Boris Johnson has said people should not worry about putting food on the table this winter, amid surging energy prices and a cut to universal credit.
The prime minister told BBC News: “I don’t believe people will be short of food – and wages are actually rising.”
It comes after Business Secretary Kwasi Kwarteng warned some households face a “very difficult winter”.
Energy and food bills are rising due to a spike in global gas prices – and many families face a £20-a-week benefit cut.
The cost of protecting customers from failing energy providers could lead to higher bills, the boss of the energy regulator Ofgem has warned.
Speaking to the BBC in New York, where he has been meeting world leaders at the United Nations, Mr Johnson said the surge in energy prices was a “short-term” problem caused by “the global economy coming back to life” after the coronavirus pandemic.
“We are talking to the energy companies – doing what we can to keep prices low, to make sure that the supermarket shelves aren’t empty,” he said.
Carbon dioxide deal
Households across England, Scotland and Wales are set to see their energy bills rise by an average of £139 a year in October.
Workers also face a rise in National Insurance payments from next April, to help fund higher costs for the NHS and social care.
In his BBC interview, Mr Johnson insisted the gas price increase was an “interim” issue and the global energy markets would “rectify themselves”.
It showed that the UK was right to be moving to renewable energy, he added.
The government is hoping to limit further energy bill rises by keeping a price cap in place, and also plans to help bigger firms take on customers from small suppliers that have gone bust.
Separately, the government says it has taken action to prevent supermarket shortages with a deal to restart production at CF Industries, the UK’s biggest producer of carbon dioxide.
The gas is widely used by the food industry to prolong shelf life.
Restarting production at the carbon dioxide plants is set to cost taxpayers tens of millions of pounds, after the government agreed to meet the full operating costs for three weeks.
Is Johnson out of touch over household bill fears?
Energy price rises have been as dizzying as New York’s skyscrapers – but Boris Johnson was reluctant to acknowledge the squeeze on supply was anything more than a short-term problem.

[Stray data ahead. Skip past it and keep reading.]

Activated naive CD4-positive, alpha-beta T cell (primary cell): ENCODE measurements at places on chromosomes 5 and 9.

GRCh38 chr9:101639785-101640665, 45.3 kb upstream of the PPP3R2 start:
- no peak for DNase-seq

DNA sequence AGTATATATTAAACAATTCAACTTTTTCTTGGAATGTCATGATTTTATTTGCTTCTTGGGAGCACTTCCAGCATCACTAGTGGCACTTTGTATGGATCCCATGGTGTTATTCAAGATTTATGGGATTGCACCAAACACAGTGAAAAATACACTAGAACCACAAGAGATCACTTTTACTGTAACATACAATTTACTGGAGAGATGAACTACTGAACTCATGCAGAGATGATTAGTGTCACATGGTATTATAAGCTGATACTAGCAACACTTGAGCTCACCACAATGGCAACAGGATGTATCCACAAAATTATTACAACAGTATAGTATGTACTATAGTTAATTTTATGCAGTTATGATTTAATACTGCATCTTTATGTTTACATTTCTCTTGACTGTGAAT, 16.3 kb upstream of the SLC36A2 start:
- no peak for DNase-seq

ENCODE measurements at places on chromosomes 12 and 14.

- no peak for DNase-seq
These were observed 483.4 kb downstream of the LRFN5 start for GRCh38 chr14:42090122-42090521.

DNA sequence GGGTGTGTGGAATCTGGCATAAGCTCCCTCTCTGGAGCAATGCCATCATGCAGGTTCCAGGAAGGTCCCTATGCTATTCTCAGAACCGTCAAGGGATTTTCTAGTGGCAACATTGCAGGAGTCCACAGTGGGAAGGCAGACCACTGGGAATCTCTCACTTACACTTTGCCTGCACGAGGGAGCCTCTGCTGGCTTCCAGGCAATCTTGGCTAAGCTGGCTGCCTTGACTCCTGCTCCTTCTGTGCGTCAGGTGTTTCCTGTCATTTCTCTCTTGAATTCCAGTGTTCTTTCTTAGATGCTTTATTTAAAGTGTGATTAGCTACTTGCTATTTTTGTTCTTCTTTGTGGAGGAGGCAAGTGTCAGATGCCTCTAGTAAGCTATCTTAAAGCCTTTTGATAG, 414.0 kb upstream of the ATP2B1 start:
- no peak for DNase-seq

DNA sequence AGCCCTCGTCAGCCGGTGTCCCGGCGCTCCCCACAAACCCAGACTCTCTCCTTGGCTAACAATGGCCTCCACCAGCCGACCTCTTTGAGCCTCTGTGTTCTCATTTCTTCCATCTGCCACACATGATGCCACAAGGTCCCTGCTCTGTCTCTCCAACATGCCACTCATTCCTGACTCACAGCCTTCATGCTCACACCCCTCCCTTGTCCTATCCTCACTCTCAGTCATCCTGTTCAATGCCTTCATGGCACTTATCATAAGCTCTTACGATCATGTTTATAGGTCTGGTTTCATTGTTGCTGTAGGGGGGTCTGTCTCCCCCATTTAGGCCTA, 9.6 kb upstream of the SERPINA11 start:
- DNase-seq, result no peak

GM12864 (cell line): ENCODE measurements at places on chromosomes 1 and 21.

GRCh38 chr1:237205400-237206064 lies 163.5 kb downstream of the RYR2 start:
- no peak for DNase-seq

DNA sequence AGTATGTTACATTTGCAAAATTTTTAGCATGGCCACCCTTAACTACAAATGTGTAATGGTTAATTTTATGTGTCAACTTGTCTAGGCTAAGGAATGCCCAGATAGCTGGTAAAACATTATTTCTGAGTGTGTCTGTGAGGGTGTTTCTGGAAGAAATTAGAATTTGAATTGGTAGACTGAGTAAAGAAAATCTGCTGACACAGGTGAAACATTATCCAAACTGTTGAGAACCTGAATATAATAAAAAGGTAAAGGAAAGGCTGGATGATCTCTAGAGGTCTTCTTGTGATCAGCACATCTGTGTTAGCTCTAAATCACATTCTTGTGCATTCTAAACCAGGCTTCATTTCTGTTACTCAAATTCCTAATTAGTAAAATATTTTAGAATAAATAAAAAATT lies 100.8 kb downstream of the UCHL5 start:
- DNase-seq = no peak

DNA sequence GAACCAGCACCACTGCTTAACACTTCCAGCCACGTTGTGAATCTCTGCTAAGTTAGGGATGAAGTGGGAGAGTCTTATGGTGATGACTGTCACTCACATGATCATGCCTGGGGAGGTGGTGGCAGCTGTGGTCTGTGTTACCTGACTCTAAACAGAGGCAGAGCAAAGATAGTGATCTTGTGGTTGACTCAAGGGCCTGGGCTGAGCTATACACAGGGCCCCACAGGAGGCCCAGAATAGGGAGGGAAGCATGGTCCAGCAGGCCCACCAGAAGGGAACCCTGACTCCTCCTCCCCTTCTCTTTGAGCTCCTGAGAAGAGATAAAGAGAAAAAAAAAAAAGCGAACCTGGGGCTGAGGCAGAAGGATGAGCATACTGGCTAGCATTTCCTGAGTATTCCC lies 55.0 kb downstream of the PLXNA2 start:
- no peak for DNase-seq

The government has managed to broker a deal on CO2, but the pressure points this autumn go beyond that.
There are real fears at home about household bills, food supplies, and rising prices.
But Mr Johnson blamed the pressures on the pandemic, saying the issues were just in the “interim”.
While he said the government would help where it could, he did not provide details of any further actions the government might take, placing his faith in the market to resolve the crunch and pointing to his energy “ten-point plan”.
A long-term Whitehall plan may not be that much comfort to those worrying about paying higher bills right here and now.
Mr Johnson has again rejected calls from Labour and many Tory MPs to scrap the cut to the £20 a week top-up to universal credit, which some MPs have warned will push many working families into poverty.
Instead of keeping the top-up, which was brought in to help people through the pandemic, Mr Johnson said: “We think the best thing we can do is help people into high-skilled, high wage jobs, that is what is happening,
“Unemployment is falling very rapidly, jobs are being created, wages are rising.
“And rather than raising people’s taxes to put more money into benefits, we want to see companies paying their workers more.”
Labour held a debate in the Commons, calling on the government to halt the proposed cut to the universal credit top-up.
The party’s shadow chief secretary to the Treasury, Bridget Phillipson, said working families faced a squeeze on living standards this winter “on a scale not seen for a generation” – and it was down to government decisions, not an “unforeseeable series of unhappy accidents”.
“Incomes are coming down, prices are going up – especially energy prices – taxes are going up, rents are going up, childcare costs are going up, fuel costs are going up, rail fares are going up.
“And with empty shelves in too many shops, restaurants closing because of meat shortages, and now refrigerant shortages putting Christmas at risk, it isn’t just that people can afford less, there is also less to afford,” she told MPs.
Speaking on BBC Two’s Newsnight programme on Monday, the Conservative former Brexit Secretary, David Davis, warned there was a risk of a “cost of living crisis” for new Tory voters such as “the plumber, the bricklayer, the lorry driver”.
He said his advice to Chancellor Rishi Sunak would be: “You think hard about the ordinary family’s take-home pay and what they have to buy with it, because that will be a dictator of how people feel going in to the new year.”